New York — When the daytime Emmy Awards are broadcast on ABC Wednesday night, the suspense will center on the greatest ongoing cliffhanger in soap opera: Will the woman who portrays the genre's leading hellcat finally be named best actress or will she once again be dealt a slap by her peers?
Susan Lucci of "All My Children" has been snubbed 13 times since her first nomination in 1978, making her the biggest loser in the history of TV's highest honor. She is also the best known and, reputedly, the highest-paid actress in her field, making Lucci's quest, in the words of one Emmy insider who requested anonymity, "her own private soap opera that's as tragic, gripping and bizarre as anything on daytime TV."
The curious year-to-year drama has developed such an enormous following that last year's award show was the most-viewed program of its week, topping second-place "60 Minutes." Losing again this year could be especially embarrassing for Lucci because she's the ceremony co-host along with Walt Willy of "All My Children."
"I really think she can pull it off this year, though," one source close to the balloting says. "It's the best chance she's ever had."
What bolsters Lucci's latest bid is that none of the actresses who have beaten her in the past is nominated this year. Also, with one exception, none of the nominees has ever won an Emmy or been in the running for best actress. "The exception is particularly ironic," the source adds, "since it's Julia Barr, who plays Brook English, Lucci's staunchest adversary on 'All My Children.' " Barr was nominated for best actress in 1991 and was voted outstanding supporting actress in 1990.
Emmy winners are determined by members of peer-group judging panels made up of approximately 40 voters who agree to remain anonymous, but several spoke up privately after the screening session. None will reveal who they voted for, but all say that Barr and Ellen Dolan, who plays Margo Hughes on "As the World Turns," pose the biggest threat to Lucci this year. "Lucci, Barr and Dolan all submitted dynamite sample episodes of their shows for consideration," according to one voter. "All the submissions were first-rate, but this time it looks like a cat fight between these three."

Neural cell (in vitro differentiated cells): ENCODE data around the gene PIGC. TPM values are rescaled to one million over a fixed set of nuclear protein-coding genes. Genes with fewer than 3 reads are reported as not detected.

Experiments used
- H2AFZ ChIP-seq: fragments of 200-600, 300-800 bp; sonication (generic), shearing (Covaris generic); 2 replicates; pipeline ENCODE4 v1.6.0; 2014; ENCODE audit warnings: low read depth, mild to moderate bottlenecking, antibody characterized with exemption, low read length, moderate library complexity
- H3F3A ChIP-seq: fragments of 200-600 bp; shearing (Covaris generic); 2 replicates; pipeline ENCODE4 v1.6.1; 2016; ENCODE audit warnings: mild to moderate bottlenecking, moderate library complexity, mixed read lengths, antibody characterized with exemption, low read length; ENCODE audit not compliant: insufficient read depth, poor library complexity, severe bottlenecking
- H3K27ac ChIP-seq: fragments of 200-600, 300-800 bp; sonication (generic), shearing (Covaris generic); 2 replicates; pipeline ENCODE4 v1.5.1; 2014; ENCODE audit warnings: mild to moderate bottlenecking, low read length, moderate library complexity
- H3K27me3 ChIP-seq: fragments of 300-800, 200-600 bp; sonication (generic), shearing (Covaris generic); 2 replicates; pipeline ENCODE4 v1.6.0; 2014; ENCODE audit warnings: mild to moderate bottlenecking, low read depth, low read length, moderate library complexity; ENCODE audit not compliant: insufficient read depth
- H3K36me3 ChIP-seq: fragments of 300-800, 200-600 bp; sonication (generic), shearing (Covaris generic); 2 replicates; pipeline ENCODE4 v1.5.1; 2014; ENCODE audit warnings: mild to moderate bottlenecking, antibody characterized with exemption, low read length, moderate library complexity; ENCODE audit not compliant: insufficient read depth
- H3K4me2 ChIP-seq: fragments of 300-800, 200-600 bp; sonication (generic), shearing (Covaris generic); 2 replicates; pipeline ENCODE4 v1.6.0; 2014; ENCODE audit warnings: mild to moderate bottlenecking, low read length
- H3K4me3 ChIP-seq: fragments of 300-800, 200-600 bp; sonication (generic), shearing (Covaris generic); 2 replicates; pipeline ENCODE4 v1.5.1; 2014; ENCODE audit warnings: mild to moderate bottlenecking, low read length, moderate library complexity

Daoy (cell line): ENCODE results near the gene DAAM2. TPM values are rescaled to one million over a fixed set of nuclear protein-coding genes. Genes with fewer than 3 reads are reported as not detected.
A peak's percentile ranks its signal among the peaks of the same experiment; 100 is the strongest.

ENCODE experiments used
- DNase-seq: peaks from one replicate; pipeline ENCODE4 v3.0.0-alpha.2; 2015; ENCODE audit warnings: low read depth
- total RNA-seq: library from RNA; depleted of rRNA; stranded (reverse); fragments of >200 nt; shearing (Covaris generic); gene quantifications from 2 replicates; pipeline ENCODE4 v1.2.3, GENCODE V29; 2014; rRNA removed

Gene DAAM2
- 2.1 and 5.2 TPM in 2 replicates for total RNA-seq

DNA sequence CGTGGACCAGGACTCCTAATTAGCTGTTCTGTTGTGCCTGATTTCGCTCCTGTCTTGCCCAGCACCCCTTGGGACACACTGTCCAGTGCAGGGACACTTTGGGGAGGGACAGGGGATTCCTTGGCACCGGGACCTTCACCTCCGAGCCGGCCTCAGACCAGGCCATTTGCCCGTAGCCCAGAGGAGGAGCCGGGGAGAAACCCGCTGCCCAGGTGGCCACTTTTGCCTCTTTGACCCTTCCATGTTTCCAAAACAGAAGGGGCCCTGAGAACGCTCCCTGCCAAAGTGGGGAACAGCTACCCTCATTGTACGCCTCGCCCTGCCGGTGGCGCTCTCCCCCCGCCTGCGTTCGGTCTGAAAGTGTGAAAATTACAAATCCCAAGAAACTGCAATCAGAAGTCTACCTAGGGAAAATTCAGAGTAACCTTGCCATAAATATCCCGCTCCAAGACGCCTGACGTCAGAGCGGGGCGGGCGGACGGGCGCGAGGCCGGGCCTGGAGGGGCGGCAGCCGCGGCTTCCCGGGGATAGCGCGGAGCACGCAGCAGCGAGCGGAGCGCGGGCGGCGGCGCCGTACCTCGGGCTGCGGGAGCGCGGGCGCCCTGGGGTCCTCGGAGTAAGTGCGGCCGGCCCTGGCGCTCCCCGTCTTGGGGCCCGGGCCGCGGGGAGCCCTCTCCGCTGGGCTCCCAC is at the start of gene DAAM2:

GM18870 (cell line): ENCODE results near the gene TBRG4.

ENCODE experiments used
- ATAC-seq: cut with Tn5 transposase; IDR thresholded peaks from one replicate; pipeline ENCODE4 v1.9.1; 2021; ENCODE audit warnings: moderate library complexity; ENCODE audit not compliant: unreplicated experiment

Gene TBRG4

The other nominees are Linda Dano, who portrays Felicia Gallant on "Another World," and Maeve Kinkead, who plays Vanessa Chamberlain on "Guiding Light."
Lucci refused to be interviewed about her record losing streak, but has expressed wide-ranging reaction in the past, at times even responding much like her feisty TV character. In 1982, when she lost for the third time, she pounded a table in rage, according to one press account. The following year she stormed form the room in tears. In more recent years, she has displayed a sense of humor about the defeats, even acting out a playful tantrum on a popular TV commercial for an artificial sweetener.
But why does she keep on losing?
"Part of the reason has to do with the voting process," one panelist says.
Emmy nominations are determined by approximately 500 members of the National Academy of Television Arts and Sciences, based in New York, and the Academy of Television Arts & Sciences, headquartered in Los Angeles. Panels of judges then determine winners after viewing a sample episode submitted by each nominee or the producers of the nominee's series.
"Clearly, the whole TV industry wants Lucci to win because they keep nominating her every year," the panelist adds. "She just can't get past those judging panels."
"Lucci keeps picking the wrong kind of episodes to be considered," a voter says. "She slams too many doors in them. It's hard to like her."
Apparently, the judges want to see intimacy, tenderness, tears, in other words, a soap opera diva at the top of her form, quivering with passionate \o7 Angst \f7 and vulnerability. Not just rage.
This year, judges say Lucci showed a wider span of emotions in an episode in which she learns her mother has cancer. "She chews a doctor out for being an insensitive autocrat one minute and then embraces her mother tearfully the next," a panelist says. "Susan finally gave us a few tender moments and it wasn't just sentimental. It was strong and real."
Lucci's harshest critics claim she continues to lose because "she just doesn't measure up" to some of the actresses who beat her in the past, such as two-time Tony Award-winner Helen Gallagher, who played Maeve Ryan on "Ryan's Hope" and topped Lucci in 1988. "There are a lot of great actresses working in daytime TV," a judge adds.
\o7 The Daytime Emmy Awards will air Wednesday at \f7 9\o7 p.m. on ABC.\f7
THIS YEAR'S COMPETITION
Julia Barr (Brooke English, "All My Children")
Linda Dano (Felicia Gallant, "Another World")
Ellen Dolan (Margo Hughes, "As The World Turns")
Maeve Kinkead (Vanessa Chamberlain, "Guiding Light")